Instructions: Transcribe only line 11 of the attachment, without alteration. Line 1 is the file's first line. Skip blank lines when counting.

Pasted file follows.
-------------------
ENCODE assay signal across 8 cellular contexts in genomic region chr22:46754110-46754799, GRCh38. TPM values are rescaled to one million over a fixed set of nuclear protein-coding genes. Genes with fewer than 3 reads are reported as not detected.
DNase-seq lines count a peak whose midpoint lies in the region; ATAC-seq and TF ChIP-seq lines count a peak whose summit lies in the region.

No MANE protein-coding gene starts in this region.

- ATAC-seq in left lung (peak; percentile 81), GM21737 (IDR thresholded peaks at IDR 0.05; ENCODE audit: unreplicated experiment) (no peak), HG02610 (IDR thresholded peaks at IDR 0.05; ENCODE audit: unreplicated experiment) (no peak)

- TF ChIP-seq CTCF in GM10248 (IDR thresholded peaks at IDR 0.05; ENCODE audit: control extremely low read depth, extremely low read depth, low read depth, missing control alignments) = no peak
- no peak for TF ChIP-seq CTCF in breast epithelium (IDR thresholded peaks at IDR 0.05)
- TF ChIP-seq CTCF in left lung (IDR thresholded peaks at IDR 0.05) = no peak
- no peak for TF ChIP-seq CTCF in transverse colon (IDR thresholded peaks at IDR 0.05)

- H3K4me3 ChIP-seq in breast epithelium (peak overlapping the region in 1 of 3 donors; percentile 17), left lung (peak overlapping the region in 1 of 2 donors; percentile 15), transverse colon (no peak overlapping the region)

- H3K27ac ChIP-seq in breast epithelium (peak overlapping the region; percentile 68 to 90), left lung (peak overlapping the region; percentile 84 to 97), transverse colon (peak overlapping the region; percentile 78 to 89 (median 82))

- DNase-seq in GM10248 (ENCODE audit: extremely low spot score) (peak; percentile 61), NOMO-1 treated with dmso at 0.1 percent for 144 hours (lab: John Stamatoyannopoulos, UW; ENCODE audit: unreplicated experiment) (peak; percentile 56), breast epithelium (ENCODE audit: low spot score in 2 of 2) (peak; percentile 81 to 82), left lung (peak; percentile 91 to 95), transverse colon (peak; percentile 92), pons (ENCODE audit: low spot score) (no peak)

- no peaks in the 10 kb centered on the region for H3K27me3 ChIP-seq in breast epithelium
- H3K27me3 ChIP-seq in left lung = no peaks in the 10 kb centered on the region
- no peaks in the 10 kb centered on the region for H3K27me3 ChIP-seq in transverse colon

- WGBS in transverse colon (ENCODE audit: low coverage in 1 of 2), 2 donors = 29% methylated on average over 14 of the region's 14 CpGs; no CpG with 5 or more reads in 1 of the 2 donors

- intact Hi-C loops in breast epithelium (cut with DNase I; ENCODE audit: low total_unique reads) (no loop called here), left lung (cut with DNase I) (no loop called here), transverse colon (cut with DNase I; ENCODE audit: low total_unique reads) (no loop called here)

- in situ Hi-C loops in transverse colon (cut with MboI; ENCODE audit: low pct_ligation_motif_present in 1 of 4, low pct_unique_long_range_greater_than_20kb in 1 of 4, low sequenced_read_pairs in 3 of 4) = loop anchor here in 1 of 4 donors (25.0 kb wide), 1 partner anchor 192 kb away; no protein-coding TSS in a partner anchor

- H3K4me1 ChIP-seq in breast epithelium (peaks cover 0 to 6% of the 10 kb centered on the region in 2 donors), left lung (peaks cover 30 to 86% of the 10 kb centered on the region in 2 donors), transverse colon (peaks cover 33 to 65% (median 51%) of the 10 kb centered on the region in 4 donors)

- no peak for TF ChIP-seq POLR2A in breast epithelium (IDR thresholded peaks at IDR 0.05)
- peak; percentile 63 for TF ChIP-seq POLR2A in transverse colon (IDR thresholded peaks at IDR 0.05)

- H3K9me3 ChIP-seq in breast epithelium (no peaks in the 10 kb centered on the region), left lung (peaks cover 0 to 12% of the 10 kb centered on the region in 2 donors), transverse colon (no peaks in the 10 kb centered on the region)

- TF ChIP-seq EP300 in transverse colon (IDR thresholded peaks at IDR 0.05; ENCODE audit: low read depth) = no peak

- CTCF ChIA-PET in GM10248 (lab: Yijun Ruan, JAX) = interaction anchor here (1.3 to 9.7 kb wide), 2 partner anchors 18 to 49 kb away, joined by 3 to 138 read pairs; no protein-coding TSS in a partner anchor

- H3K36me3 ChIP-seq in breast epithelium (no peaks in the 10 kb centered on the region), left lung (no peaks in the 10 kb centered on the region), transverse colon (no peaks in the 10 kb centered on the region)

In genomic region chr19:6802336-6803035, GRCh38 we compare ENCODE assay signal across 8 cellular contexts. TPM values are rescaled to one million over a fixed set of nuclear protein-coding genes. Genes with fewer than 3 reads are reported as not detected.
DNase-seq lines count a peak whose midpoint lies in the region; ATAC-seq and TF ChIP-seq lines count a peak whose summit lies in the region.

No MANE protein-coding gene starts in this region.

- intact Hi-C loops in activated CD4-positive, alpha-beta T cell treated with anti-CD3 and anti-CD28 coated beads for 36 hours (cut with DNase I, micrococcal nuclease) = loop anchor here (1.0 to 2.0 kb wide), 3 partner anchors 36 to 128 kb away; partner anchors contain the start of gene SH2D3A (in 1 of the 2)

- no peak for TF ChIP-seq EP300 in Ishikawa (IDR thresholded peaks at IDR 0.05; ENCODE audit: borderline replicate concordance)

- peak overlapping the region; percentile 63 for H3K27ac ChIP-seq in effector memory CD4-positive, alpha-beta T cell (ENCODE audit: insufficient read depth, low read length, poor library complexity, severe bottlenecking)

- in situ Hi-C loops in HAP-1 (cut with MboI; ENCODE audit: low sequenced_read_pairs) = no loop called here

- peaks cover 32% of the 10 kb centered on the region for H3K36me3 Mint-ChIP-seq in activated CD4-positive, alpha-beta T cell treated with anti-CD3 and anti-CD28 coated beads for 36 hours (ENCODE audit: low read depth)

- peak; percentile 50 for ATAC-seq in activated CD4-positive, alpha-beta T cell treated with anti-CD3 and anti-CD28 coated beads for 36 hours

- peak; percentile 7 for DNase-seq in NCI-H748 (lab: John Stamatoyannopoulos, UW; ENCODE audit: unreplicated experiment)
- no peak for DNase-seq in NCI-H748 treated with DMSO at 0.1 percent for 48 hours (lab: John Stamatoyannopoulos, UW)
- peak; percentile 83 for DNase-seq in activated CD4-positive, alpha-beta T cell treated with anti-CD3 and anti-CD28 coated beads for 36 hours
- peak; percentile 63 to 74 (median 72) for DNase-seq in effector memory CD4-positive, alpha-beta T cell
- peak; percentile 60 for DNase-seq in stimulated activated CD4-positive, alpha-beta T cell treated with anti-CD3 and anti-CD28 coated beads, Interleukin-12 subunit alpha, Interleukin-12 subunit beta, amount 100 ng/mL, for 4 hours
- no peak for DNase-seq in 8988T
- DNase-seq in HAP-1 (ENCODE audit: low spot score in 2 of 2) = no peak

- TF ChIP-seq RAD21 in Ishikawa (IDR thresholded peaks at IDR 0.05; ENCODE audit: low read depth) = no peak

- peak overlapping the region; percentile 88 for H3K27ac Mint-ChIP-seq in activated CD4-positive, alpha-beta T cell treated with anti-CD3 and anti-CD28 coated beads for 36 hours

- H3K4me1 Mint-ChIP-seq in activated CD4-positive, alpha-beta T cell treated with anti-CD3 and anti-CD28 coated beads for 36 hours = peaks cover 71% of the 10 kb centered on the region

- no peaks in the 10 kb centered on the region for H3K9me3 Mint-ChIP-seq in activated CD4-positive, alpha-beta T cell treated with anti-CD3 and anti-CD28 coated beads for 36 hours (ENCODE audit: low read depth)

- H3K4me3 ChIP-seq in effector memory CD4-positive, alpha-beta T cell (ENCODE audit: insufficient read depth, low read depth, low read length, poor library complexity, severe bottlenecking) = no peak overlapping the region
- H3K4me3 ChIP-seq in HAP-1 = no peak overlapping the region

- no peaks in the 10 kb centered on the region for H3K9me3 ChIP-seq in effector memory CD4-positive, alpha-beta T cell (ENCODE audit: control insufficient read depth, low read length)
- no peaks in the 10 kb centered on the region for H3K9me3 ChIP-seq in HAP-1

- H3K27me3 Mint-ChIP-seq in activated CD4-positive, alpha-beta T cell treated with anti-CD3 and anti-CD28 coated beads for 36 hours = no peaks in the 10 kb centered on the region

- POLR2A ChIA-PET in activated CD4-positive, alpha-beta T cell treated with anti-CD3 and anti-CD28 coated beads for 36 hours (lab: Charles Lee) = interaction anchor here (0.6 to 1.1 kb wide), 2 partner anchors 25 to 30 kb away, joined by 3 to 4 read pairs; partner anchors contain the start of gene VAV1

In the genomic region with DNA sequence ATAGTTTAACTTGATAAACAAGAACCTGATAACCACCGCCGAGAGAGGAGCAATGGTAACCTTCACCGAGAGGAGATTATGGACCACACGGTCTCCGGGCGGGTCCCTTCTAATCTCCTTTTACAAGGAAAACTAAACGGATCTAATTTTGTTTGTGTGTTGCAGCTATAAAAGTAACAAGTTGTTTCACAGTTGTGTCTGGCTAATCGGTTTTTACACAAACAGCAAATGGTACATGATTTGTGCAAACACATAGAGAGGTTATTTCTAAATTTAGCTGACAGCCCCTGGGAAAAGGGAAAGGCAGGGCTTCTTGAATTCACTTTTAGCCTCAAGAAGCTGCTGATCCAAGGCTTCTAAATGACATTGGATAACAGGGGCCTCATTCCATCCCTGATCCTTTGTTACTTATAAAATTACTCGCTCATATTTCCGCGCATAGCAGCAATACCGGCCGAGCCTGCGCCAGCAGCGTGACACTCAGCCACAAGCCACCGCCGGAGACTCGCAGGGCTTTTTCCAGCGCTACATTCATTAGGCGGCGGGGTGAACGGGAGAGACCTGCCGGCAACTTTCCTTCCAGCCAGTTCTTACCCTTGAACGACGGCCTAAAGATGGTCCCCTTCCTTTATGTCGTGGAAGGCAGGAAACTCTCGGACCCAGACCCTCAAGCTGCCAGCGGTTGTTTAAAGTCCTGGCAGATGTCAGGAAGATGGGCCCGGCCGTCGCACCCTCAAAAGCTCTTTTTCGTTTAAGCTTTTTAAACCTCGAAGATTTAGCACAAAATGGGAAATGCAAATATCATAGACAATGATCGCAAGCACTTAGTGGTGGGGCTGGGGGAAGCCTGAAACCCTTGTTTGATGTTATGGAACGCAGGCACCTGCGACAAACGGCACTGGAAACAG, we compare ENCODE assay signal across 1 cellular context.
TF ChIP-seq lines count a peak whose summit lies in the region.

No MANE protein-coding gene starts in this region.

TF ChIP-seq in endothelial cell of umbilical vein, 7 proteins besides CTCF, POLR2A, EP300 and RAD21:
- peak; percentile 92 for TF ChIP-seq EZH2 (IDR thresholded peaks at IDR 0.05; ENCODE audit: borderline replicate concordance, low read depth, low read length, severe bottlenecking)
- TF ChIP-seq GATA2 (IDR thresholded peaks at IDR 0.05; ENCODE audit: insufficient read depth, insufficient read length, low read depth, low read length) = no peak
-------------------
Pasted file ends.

- DNase-seq in GM10248 (ENCODE audit: extremely low spot score) (peak; percentile 61), NOMO-1 treated with dmso at 0.1 percent for 144 hours (lab: John Stamatoyannopoulos, UW; ENCODE audit: unreplicated experiment) (peak; percentile 56), breast epithelium (ENCODE audit: low spot score in 2 of 2) (peak; percentile 81 to 82), left lung (peak; percentile 91 to 95), transverse colon (peak; percentile 92), pons (ENCODE audit: low spot score) (no peak)